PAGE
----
In a NY Times article written by Seth Kugel, called Dancing With the Devils in the Dominican Republic, he wrote about the Carnaval celebration in La Vega.
But that changes in February, when Carnaval comes to town. Then, the quiet streets of La Vega are crowded with visitors who seem to double the population of 200,000, the clubs fill with deafening music that keeps their customers dancing until almost dawn, and – most notably – grotesquely beautiful, intricately decorated, jingle-bell-draped demons race through the streets of the jam-packed town every Sunday, whipping anyone who dares to get in their way with reinforced cow bladders that carry a surprisingly nasty sting.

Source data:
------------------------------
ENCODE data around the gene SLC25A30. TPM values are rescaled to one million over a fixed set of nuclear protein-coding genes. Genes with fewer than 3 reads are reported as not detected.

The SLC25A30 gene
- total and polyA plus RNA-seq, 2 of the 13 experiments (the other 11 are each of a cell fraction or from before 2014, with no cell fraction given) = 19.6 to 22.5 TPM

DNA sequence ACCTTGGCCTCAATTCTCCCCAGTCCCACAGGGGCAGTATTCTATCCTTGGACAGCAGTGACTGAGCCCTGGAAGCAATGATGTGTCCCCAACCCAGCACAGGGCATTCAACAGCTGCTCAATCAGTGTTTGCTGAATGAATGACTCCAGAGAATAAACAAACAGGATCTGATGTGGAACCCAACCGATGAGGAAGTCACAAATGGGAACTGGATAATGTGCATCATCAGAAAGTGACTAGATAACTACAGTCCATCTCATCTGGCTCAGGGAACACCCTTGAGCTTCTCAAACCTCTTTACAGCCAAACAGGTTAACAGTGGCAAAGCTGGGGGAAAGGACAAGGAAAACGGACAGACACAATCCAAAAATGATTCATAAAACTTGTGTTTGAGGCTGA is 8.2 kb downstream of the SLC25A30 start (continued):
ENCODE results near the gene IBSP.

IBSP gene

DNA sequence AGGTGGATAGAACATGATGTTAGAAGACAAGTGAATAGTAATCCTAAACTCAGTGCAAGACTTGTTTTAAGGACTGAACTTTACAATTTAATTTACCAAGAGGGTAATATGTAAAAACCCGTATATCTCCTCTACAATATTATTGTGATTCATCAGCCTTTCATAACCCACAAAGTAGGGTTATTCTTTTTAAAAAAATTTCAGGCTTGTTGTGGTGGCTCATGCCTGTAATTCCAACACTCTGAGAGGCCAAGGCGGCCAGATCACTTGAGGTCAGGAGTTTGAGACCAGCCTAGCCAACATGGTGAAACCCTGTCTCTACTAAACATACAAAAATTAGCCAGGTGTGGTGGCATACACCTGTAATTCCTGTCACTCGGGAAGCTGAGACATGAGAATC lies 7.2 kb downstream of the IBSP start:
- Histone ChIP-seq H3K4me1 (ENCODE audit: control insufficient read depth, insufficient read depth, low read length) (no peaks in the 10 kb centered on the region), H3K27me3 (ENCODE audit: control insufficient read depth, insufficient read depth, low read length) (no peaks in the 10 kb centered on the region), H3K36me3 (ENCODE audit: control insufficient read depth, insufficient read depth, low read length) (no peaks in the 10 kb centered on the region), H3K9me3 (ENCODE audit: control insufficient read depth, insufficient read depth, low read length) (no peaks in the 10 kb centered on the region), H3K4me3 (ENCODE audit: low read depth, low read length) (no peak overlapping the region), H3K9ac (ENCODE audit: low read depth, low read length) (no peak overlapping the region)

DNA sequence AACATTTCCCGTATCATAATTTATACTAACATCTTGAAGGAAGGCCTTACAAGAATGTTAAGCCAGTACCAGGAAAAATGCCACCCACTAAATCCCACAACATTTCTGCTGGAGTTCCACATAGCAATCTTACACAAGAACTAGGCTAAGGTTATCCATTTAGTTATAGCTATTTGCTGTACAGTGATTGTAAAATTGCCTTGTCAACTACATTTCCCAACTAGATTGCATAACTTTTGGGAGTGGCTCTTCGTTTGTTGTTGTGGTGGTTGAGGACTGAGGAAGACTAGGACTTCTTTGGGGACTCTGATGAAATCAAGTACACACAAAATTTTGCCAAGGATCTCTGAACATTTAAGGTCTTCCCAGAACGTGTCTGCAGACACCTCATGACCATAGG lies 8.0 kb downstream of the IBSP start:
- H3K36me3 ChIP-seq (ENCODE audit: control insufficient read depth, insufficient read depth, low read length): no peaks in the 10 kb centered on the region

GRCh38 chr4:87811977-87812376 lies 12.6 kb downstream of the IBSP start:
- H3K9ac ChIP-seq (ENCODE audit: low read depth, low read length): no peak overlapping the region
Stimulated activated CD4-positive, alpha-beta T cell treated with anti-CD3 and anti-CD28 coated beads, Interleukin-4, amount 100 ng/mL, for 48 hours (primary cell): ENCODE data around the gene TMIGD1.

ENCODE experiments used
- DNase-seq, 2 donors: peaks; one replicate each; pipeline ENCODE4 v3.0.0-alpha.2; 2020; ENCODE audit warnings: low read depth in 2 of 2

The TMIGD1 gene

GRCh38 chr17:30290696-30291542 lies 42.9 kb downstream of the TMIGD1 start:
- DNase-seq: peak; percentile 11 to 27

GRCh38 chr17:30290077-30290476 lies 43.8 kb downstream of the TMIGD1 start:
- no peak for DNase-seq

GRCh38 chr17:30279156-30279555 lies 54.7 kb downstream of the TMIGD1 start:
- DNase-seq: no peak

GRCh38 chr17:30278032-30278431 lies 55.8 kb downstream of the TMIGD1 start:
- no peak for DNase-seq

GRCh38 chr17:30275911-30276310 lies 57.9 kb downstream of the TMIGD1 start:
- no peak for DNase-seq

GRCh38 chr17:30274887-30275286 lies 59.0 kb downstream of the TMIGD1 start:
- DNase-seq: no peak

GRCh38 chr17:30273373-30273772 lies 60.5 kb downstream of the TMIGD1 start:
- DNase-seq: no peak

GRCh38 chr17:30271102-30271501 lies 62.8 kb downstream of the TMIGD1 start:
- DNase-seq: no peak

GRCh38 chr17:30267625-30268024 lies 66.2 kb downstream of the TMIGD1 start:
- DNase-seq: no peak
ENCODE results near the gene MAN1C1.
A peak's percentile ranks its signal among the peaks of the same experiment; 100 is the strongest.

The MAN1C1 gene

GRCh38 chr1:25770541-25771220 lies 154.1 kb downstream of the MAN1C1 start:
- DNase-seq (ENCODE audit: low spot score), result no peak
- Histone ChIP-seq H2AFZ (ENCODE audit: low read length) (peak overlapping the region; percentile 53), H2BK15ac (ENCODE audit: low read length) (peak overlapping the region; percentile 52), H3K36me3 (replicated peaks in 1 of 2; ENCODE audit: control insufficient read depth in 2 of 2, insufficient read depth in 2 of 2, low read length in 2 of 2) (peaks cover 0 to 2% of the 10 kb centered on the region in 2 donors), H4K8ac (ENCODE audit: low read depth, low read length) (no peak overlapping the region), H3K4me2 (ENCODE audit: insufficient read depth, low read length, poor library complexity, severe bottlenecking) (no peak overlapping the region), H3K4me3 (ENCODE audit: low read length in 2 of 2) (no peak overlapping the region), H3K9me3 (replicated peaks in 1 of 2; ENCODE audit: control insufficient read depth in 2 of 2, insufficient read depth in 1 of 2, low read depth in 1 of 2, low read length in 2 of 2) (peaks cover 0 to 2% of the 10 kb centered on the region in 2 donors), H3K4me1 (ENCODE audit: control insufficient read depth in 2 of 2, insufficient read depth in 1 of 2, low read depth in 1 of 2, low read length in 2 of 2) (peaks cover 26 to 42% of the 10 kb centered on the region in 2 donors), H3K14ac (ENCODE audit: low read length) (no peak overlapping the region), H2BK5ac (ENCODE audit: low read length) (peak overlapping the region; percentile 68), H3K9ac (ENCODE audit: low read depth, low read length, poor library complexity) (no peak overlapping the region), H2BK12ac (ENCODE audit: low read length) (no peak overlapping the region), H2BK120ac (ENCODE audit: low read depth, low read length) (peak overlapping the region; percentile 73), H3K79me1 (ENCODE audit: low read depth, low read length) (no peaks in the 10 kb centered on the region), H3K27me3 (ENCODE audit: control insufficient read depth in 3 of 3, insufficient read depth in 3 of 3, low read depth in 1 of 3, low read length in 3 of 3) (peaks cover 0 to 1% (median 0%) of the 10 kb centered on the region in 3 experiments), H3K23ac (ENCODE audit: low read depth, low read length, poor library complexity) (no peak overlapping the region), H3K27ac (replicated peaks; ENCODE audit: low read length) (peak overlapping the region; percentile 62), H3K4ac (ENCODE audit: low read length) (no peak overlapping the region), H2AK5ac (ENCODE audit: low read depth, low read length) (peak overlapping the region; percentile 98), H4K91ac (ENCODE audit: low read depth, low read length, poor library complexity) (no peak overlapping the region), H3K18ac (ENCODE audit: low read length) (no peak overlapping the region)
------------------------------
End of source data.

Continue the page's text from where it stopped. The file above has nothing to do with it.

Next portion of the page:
It is a month peppered with street concerts that attract the country’s big music stars; of weeks spent with family members who have returned home to relive the traditions of their childhood; of days and nights filled with music – the blaring brass of merengue, the tinny guitar of bachata, both played at absurdly high volumes on huge portable speakers – that acts as a kind of nonstop soundtrack to the surreal events that unfold as Carnaval gathers steam.
Carnaval takes place on each weekend of February, with parades on Sundays, culminating with the largest one, on Feb. 27, Dominican Independence Day. Many Dominican cities and towns have their own Carnaval traditions, usually with some demonic or outrageous character as its symbol and centerpiece. But none rivals that of La Vega, and, in fact, many other cities send representatives there on the 27th to march alongside that town’s famed diablos cojuelos – horned, fanged, winged creatures whose outfits are created in ramshackle workshops by people who have been honing this skill for years…”